Newsies movie review

"Newsies" movie review

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Jack Kelly and his other newsies spreading awareness of the strike of newspaper boys, demonstrating the power of the press, protest, and the voice of the people.

Eric Feng, Staff Writer

As a period piece, most movies drive themselves to portray their respective scenes with astounding accuracy. In Kenny Ortega’s Newsies, even if the 1890s in urban New York were not nearly as musical as the movie describes it as, the movie addresses pressing issues of the time such as child labor, strikes, and pressures on the press adding an educational element to this wonderfully choreographed musical.

The movie starts off with orphan boys, including main protagonist Jack Kelly (Christian Bale), waking up in what looks like a hostel to start off their day. The boys are what is known as the “Newsies”; they get by in this city by buying papers from Joseph Pulitzer’s, (Robert Duuval) paper “The World, and selling them. At this point in time, Pulitzer clashes with another publisher, William Randolph Hearst. In order to increase revenue, Pulitizer decides to increase distribution costs, making the Newsies pay more for papers, earn less from selling papers, and making their life harder. This leads to a strike against the press, during which the newsies of New York unite. The rest of the movie revolves around the trials and tribulations of Jack Kelly and his internal conflict between going out west and helping the newsboys.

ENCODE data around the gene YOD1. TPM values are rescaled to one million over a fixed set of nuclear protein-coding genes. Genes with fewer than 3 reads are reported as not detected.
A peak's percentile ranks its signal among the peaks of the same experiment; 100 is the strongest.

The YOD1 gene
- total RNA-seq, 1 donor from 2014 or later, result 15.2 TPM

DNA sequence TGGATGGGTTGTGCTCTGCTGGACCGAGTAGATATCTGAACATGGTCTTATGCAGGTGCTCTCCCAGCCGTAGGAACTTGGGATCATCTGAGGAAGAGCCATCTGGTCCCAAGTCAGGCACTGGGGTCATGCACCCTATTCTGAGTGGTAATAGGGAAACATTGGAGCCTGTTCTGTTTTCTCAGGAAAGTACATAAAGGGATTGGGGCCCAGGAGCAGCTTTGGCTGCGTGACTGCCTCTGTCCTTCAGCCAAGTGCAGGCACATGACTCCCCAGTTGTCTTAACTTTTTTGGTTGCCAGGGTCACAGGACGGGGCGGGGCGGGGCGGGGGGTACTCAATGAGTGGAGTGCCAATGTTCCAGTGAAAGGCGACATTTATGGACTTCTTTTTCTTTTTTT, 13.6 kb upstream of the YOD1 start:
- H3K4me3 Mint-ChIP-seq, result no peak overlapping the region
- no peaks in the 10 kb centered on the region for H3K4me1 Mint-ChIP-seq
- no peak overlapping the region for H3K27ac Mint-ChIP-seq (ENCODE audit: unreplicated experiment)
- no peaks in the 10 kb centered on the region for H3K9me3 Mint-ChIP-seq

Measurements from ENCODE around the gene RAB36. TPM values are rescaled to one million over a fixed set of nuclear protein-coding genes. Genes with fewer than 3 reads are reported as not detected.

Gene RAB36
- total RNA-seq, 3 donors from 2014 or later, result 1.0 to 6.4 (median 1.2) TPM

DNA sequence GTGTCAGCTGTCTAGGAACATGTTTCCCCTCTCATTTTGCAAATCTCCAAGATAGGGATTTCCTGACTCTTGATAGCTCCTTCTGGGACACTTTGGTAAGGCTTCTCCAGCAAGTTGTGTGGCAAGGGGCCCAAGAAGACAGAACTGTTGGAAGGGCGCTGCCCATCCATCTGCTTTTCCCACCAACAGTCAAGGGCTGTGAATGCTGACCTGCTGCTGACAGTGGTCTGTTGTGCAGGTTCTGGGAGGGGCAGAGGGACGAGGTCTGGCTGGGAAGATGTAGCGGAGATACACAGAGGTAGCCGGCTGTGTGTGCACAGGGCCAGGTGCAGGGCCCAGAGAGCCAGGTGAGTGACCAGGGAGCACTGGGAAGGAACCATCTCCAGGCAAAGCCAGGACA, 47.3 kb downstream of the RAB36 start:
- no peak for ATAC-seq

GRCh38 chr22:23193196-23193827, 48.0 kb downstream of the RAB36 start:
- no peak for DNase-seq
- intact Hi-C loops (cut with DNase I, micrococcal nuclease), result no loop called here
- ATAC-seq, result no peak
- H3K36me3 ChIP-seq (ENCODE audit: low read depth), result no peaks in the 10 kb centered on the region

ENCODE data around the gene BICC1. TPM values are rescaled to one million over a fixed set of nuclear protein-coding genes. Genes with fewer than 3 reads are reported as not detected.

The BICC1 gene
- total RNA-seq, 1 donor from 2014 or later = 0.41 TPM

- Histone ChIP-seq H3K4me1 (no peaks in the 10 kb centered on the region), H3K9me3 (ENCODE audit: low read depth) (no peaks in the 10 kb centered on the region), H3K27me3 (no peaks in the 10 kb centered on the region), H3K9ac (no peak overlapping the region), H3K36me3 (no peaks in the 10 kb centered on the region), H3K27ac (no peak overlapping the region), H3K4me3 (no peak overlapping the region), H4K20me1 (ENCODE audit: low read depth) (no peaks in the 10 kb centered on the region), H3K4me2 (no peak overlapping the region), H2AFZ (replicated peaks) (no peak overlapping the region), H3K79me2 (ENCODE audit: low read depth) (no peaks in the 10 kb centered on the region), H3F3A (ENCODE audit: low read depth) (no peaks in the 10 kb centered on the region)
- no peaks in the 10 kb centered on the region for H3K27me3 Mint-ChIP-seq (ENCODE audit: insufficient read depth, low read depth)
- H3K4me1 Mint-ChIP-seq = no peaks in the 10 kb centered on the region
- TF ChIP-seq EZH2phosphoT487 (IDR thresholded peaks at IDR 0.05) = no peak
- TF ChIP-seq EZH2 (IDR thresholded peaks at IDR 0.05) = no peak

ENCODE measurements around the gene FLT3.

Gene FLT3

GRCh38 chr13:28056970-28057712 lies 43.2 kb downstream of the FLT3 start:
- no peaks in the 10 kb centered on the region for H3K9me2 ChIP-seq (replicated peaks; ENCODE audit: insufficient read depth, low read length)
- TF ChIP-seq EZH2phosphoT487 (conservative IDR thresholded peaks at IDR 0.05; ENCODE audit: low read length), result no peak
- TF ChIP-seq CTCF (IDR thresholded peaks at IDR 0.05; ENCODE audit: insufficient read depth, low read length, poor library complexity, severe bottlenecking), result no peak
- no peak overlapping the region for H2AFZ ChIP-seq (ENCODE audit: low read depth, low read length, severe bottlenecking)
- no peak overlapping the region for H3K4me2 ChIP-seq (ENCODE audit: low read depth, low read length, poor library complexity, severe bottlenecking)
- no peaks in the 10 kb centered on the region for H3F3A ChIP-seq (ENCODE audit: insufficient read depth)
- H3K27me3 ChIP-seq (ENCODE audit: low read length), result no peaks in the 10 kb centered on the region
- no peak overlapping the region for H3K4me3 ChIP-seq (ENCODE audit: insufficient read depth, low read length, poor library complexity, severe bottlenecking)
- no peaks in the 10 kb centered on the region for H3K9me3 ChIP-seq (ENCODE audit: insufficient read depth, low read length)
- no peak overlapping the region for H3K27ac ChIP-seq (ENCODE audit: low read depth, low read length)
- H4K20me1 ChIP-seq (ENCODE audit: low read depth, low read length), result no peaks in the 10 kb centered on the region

Kenny Ortega, known for other musicals such as the iconic High School Musical and other Disney Channel originals, continues to show off his ability to encapsulate an audience through song and dance.  The actor for Joe Pulitizer is very adept in his role; we no longer see the man who was a pioneer of the press and has an award in his name to be antagonistic. He is able to deliver a performance that compels us to hate him, giving us two sides of his story.